That said, improved data governance and more advanced analytical strategies should help improve the industry overall. One of the most popular analytical strategies employed by health care consultants deals with visual analytics – in other words, using charts, graphs and imagery to visualize growing health concerns and find creative solutions. The impact is profound if executed properly. Health care providers and patients alike can make better informed decisions as a result of the visual aids.

How health big data comes in handy
So how, specifically, can health organizations make more tangible improvements to their strategies using business intelligence? According to Healthcare IT News, there are a few possible ways. To begin, organizations can utilize better triaging. All medical facilities should aim to optimize the use of beds, staff and other resources. If they can ensure that no supplies or labor are wasted, their level of care should rise accordingly. The acquisition and analysis of data can drastically help medical providers see what areas they need to improve.

The analysis of big data can help hospitals ensure they maximize resources.The analysis of big data can help hospitals ensure they maximize resources.

Moreover, access to big data can help doctors, physicians and other medical professionals improve their patient care. As health care providers continue seeing the same conditions over and over again, they can use large data samples to evaluate historical results of multiple treatment strategies. This leads to the optimization of treatment strategies and better overall health care. Take, for example, a patient who is suffering from a chronic condition to an organ system. By looking at a wealth of data, medical professionals will likely treat the patient the correct way the first time, saving the patient and facility money while increasing the likelihood of a positive result.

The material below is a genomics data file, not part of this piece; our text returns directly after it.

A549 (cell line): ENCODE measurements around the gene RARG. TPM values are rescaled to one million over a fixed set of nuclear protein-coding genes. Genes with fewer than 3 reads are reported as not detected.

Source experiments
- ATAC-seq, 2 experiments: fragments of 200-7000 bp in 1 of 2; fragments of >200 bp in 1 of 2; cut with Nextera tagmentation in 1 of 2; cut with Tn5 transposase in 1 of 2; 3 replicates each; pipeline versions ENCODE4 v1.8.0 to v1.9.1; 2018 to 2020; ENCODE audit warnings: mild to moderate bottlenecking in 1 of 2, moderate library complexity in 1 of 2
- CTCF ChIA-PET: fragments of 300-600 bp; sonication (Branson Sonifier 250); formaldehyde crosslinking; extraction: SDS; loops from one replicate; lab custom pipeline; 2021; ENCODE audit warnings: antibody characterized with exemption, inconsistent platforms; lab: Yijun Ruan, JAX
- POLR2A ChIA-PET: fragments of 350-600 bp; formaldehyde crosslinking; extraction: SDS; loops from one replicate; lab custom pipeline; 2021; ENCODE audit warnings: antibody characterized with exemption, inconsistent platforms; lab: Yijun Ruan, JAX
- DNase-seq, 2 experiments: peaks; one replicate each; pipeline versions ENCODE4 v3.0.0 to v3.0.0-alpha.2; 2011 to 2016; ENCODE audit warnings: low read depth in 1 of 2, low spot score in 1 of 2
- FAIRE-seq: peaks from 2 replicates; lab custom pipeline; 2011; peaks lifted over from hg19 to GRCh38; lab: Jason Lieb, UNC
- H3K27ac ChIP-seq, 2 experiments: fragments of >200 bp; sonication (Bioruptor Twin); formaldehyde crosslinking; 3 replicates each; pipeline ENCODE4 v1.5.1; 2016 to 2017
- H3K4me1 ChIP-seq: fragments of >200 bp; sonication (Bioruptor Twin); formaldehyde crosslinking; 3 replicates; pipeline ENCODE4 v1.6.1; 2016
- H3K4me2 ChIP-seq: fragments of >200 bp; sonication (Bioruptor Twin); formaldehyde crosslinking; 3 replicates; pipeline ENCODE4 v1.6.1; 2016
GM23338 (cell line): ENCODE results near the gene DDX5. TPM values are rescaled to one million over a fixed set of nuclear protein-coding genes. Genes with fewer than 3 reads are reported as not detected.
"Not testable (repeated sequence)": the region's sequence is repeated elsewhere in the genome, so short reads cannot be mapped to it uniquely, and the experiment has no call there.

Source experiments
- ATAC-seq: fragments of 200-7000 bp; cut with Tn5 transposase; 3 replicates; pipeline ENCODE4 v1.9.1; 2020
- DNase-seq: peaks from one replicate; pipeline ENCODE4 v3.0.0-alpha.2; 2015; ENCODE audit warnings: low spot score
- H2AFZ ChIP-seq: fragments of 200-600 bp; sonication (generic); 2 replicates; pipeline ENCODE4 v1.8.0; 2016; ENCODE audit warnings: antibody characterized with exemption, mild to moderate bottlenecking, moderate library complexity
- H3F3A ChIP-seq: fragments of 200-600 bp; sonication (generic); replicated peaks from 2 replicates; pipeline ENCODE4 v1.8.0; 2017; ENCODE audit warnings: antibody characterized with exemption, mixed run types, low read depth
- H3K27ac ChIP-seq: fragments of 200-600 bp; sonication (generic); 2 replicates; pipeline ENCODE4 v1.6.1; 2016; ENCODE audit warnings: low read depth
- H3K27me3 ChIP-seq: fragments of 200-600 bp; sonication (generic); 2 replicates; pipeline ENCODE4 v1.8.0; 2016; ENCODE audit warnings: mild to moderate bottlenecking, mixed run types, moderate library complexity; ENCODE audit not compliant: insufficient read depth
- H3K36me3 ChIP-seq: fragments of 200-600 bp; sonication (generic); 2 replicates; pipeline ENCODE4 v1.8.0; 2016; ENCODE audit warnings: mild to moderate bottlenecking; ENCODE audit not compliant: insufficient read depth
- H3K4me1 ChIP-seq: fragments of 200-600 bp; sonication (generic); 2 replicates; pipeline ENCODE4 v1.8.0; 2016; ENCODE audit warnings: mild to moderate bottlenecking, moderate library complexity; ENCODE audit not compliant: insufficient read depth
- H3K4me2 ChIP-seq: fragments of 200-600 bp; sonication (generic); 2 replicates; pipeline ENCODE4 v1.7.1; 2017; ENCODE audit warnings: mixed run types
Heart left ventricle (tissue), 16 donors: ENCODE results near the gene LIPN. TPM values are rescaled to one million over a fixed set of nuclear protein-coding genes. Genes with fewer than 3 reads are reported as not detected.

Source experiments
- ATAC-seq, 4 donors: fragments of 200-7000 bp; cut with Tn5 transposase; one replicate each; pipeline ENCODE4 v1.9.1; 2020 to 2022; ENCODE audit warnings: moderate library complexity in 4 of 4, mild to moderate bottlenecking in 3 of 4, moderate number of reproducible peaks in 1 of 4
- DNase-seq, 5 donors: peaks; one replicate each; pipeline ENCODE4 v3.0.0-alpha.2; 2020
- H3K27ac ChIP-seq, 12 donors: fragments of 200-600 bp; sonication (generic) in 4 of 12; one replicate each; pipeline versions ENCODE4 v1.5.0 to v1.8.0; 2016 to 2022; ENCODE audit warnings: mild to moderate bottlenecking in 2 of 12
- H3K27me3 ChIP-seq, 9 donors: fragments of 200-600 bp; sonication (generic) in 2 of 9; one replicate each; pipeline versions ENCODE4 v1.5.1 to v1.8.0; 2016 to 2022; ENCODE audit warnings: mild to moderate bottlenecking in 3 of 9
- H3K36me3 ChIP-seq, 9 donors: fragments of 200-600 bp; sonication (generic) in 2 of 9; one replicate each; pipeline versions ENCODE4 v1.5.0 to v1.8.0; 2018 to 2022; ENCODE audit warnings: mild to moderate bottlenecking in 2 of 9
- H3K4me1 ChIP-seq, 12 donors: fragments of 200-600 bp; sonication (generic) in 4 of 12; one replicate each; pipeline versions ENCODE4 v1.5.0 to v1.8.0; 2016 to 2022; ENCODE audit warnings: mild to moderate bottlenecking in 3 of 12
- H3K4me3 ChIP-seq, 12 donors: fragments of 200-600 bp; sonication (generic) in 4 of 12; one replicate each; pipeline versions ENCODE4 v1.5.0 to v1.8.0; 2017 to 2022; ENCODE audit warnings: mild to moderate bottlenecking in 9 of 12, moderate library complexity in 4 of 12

In addition to the time and money it will save providers and patients alike, big data also helps health care providers respond to adverse events in a more timely manner. Episodes such as strokes, heart attacks and drug overdoses are so scary because they often require fast action to avoid death or permanent damage. Having data about the condition as well as the patient can go a long way in helping doctors and nurses provide life-saving care. In the same vein, big data helps medical professionals provide proactive care for patients to keep events like these from happening in the first place.

The more data the medical community has at its disposal, the more it can do to sniff out weaknesses hiding in its current procedures and make crucial adjustments. Better information will surely yield better long-term health for patients across the country.

Solution consulting can bolster your organization
If you are in charge of a health care organization that is working to implement enterprise solutions for business intelligence, you probably know that the process will be slow and difficulties may arise along the way. It would behoove you to find knowledgeable consultants who can help you with whatever challenges come up. From big data analysis to healthcare revenue cycle management, the team at Professional Medical Services is here to help.